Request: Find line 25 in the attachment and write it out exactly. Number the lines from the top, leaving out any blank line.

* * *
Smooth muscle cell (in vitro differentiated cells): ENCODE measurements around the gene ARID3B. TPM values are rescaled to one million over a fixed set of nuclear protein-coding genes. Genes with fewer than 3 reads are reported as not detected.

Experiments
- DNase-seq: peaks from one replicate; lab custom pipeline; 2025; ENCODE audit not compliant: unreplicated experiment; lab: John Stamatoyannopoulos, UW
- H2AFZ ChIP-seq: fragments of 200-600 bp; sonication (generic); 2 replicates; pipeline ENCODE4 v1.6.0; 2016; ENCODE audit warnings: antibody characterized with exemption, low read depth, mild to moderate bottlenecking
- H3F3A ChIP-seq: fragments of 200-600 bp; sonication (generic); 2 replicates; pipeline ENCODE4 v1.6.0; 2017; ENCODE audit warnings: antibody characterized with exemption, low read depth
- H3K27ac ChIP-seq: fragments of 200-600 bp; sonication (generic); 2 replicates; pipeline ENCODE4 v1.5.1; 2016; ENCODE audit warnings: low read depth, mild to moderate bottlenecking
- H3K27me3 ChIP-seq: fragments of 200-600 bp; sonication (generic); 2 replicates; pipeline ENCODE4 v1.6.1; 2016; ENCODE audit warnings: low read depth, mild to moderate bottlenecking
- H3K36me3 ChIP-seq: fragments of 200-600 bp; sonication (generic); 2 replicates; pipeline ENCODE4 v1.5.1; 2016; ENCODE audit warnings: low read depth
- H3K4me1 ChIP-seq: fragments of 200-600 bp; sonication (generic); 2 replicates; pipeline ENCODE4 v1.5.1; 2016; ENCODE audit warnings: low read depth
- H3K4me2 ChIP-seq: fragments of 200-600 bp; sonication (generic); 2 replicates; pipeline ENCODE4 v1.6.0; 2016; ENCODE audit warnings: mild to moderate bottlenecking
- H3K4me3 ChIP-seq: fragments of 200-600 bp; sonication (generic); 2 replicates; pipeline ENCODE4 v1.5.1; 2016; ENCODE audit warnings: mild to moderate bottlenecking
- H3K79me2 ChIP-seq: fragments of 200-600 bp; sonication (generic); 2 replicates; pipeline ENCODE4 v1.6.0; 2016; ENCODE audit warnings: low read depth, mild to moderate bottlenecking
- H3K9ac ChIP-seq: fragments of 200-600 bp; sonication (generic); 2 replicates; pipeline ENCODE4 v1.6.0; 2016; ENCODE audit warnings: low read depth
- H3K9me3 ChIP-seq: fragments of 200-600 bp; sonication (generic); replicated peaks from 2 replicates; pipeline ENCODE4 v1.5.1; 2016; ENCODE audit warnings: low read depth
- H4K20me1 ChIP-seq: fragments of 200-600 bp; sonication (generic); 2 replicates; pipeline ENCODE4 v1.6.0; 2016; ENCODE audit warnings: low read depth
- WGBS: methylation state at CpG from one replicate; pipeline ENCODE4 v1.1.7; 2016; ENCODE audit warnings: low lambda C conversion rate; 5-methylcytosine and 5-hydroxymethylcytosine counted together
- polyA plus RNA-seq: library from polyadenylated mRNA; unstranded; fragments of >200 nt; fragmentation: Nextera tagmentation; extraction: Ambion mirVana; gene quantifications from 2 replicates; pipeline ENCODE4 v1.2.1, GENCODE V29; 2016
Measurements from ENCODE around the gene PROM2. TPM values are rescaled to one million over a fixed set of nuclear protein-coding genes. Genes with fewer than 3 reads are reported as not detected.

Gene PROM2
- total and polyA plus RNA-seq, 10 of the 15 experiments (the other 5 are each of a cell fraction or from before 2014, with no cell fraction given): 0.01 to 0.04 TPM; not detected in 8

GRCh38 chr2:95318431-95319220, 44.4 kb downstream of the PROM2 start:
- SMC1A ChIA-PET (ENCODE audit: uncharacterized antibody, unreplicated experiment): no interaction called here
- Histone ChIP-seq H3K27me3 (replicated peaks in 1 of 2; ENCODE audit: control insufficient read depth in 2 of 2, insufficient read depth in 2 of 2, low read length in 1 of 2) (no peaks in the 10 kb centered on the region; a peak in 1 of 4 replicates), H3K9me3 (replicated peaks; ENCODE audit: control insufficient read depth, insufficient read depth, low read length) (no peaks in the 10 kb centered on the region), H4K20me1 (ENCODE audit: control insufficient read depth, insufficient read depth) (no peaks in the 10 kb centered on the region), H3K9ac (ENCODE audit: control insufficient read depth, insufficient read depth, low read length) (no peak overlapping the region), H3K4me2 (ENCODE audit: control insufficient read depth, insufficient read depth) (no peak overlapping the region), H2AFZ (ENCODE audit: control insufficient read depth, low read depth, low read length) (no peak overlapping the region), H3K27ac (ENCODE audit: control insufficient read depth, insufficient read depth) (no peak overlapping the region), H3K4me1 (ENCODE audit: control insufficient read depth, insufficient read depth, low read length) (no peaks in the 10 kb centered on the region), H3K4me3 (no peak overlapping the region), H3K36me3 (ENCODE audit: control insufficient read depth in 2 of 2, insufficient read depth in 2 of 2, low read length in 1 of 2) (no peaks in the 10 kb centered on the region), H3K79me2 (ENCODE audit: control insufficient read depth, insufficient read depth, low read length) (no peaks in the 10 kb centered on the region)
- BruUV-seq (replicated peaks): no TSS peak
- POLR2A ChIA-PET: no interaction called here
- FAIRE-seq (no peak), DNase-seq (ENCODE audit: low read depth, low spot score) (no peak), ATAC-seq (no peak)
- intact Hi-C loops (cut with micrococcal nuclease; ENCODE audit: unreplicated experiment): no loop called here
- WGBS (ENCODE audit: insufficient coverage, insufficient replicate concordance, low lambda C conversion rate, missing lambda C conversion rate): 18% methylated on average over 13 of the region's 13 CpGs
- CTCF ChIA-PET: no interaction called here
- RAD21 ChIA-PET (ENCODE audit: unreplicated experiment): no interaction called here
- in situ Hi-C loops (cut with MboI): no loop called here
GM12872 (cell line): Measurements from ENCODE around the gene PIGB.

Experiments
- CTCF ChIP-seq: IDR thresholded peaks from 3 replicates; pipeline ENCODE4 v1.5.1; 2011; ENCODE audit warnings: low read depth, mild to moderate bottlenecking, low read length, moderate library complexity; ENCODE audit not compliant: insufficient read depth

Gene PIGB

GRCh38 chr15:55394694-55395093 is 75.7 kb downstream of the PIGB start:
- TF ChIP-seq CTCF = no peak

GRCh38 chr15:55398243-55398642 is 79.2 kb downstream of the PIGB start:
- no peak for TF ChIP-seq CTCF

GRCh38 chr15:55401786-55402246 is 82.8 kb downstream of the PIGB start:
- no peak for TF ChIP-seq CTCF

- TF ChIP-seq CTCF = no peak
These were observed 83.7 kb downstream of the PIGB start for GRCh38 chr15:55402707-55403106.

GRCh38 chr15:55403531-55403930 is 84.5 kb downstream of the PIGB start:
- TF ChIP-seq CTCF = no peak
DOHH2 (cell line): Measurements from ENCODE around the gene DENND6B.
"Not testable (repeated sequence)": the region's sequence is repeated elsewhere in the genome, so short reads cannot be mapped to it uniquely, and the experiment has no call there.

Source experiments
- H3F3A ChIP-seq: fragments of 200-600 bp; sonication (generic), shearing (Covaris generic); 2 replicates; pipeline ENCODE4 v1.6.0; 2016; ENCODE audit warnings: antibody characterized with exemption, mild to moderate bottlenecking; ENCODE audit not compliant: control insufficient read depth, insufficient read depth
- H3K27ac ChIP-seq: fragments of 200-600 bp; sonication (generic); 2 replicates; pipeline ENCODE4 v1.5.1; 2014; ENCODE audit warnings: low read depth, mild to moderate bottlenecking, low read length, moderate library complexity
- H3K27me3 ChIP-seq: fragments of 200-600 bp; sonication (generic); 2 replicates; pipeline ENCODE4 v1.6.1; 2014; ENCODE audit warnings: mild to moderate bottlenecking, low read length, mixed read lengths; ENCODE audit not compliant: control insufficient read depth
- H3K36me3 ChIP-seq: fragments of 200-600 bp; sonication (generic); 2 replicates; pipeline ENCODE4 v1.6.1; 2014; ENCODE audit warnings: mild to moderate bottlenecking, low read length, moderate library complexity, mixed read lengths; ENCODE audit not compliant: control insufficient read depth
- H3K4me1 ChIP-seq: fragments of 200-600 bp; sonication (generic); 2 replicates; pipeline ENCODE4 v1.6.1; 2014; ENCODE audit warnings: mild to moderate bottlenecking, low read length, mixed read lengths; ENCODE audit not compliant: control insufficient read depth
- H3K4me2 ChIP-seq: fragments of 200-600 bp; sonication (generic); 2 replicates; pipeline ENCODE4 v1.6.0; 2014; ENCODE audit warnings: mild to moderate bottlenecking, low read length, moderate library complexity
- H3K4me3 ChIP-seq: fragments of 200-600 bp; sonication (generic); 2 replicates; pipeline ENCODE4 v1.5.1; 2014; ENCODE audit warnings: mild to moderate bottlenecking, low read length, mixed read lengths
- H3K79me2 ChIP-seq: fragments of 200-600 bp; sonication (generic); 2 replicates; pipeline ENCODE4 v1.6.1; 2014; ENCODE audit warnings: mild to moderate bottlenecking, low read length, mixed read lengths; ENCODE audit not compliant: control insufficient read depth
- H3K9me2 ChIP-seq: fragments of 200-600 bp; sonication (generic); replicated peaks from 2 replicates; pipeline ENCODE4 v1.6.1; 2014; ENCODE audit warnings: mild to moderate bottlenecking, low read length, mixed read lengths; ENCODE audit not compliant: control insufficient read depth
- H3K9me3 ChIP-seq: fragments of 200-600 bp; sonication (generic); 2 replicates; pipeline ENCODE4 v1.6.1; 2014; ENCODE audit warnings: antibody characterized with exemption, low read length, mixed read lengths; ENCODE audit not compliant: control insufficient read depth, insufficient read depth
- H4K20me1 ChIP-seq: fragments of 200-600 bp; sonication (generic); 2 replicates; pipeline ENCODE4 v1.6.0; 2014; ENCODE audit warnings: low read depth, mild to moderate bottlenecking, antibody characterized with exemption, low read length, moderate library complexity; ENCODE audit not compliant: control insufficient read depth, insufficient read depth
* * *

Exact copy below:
- POLR2A ChIA-PET: no interaction called here